The next point to which I would like to draw the attention of the House is the terrible effect upon confidence which has resulted from the appalling Labour troubles which have occurred out there. Taking statistics, which are cold things, I have here the figures of striking workers in the United States for the last few years. During the two and a-half years of the depression, from the beginning of 1930 to the middle of 1933, the monthly average of new strikers throughout the country was 20,000. It began to increase, and in July and in September of this year it had risen to 212,000, or ten times the average of the depression period. How is industry to recover if you throw into the scarcely reviving confidence of business men this huge new terror of further trouble with their workpeople? It is very easy to see the cause to which these troubles are due. One sees figures of the advancing cost in living, clothing prices increasing 8 per cent. in a month, rent going up and also fuel, lighting and so on.

Turning to the labour situation and employment, a large part of the labour disputes are due to the Government, as usual, promising one thing to the labourer and another to the employer. I have here a statement regarding the bitter trouble in Mr. Ford's works, which shows that until recently they have been working 40 hours a week on a 50 cent minimum hourly wage. They have a cut in hours to 32, but no increase in hourly wages, with the result that their weekly wages have been drastically reduced, at a time when the cost of living was going up. Is it curious, therefore, that at any time one can turn from one part of the country to another to discover the most terrible facts of labour disputes, such as are almost incredible, such as shootings, bombings, tear gas, fightings of union against union and so on, with which I will not weary the House. All these efforts to get rich quick by some ingenious brainstorm of a brain trust do not succeed. By the very nature of things these methods destroy that confidence upon which alone industry can revive.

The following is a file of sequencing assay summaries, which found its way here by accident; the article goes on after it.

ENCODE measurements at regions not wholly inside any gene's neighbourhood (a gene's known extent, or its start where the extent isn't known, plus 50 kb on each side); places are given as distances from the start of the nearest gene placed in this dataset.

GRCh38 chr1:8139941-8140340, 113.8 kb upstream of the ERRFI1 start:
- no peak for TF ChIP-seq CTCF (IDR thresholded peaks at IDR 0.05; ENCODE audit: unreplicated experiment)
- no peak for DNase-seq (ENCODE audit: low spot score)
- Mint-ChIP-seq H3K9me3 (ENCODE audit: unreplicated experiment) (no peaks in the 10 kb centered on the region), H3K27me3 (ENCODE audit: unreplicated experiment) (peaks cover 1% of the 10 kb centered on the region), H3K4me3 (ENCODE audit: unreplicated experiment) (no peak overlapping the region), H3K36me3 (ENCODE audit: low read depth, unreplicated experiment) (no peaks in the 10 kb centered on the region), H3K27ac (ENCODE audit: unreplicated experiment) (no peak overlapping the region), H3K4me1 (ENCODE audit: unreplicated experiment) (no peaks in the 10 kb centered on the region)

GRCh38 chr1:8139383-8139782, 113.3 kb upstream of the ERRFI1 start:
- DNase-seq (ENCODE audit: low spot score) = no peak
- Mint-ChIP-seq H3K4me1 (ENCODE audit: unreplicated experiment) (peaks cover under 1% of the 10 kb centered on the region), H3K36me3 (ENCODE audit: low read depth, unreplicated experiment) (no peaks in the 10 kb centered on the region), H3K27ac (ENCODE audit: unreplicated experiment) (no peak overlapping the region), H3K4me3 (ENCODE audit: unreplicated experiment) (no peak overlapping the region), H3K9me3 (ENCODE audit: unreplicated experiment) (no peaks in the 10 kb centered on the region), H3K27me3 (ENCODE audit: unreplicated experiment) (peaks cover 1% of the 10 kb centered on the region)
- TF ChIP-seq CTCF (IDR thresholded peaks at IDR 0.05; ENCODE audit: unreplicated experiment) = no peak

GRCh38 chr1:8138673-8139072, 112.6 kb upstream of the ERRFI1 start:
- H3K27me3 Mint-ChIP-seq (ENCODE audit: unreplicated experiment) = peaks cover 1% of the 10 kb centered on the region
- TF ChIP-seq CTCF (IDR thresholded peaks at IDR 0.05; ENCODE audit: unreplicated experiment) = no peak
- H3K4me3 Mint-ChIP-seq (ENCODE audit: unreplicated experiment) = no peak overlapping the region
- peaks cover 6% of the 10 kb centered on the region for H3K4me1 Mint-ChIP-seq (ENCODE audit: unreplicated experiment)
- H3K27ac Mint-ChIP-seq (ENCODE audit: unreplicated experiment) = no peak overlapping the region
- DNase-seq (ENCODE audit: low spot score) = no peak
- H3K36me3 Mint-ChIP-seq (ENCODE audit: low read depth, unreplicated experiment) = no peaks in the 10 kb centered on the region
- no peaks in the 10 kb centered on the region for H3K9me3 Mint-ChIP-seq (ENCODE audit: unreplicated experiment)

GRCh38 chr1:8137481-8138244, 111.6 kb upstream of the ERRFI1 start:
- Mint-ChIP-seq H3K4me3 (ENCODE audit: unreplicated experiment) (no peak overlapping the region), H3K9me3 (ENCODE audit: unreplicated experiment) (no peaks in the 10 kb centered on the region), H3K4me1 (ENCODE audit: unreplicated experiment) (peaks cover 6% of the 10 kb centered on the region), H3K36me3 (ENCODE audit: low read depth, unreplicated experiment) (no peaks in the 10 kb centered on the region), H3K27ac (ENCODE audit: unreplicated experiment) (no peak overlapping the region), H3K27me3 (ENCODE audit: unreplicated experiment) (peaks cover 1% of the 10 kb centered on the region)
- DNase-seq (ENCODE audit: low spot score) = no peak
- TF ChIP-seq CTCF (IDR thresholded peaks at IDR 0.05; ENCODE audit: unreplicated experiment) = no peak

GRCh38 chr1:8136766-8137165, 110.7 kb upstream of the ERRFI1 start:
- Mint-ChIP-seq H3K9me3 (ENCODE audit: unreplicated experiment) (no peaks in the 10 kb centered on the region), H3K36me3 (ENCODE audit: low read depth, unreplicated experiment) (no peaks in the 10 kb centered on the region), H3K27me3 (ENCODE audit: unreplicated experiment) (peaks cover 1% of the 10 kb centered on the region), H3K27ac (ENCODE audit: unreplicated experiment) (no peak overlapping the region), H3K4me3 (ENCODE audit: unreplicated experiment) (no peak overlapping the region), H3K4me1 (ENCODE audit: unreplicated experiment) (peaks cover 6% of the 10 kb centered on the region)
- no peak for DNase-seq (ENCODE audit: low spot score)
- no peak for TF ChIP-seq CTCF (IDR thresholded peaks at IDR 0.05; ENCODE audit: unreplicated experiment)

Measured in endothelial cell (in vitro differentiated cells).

One may go further than that. There are fundamental contradictions upon which this alleged panacea for industrial depression rests. My right hon. Friend and those associated with him, as it seems to me, gain a good deal of what little popularity they have by a very simple process. First of all, they get cheap popularity by calling upon the Government for bold measures, by asking the Government to be more energetic, in general terms, and then if some incautious Cabinet Minister does launch out into some specific interference with industry, and all the inevitable consequences follow, they turn round and get all the malicious kudos they can get by pointing out the failures, the disadvantages and the shortcomings which always in fact follow a practical application of their own general exhortations. If I may use a homely analogy, they spend half their time asking the Government to steal the Labour party's clothes: then, if the Minister of Agriculture or somebody else does turn out dressed up in Socialist trousers, they spend the rest of their time guying him because they are patched.

There are many contradictory features in the present national development of America to which I cannot refer. First of all, in regard to their agricultural policy. I have here the text of the Tennessee Valley Authority Act, which is costing the United States something in the nature of hundreds of millions of dollars. I will read from the preamble: To provide for the agricultural and industrial development of the said valley; to provide for the operation of Government properties at and near Muscle Shoals in the State of Alabama, and for other purposes. Among the things for which this huge sum of money is to be used is: To co-operate with national, State, district, or county experimental stations or administration farms, for the use of new forms of fertilizer or fertilizer practices. Thus we have ploughing under at one end and the spending of hundreds of millions of pounds, to produce more land and more and cheaper fertilisers, at the other end. I have here particulars of an elaborate programme in which they are proposing to spend several million dollars in Wyoming in order to reclaim land for the purpose of growing more wheat, while they are borrowing huge sums of money from American citizens in order to pay other farmers in Iowa and the central districts to plough under and destroy the wheat they have already grown. But an even more amusing story comes from the pig industry. There is a tragic side to these contradictions. Although they sound amusing, they are, I suggest, the inevitable consequence of a Government plunging into affairs which they are not well equipped to carry out. There is something about the pig which always raises the worst arithmetical passions of the planner. Some bright gentleman among the advisers of President Roosevelt decided that they were about 4,000,000 pigs too many in the United States, and about 2,000,000 sows too many, and they therefore promised the farmers of the United States that they would buy them and give them to the unemployed to eat; and at a price considerably above the market price.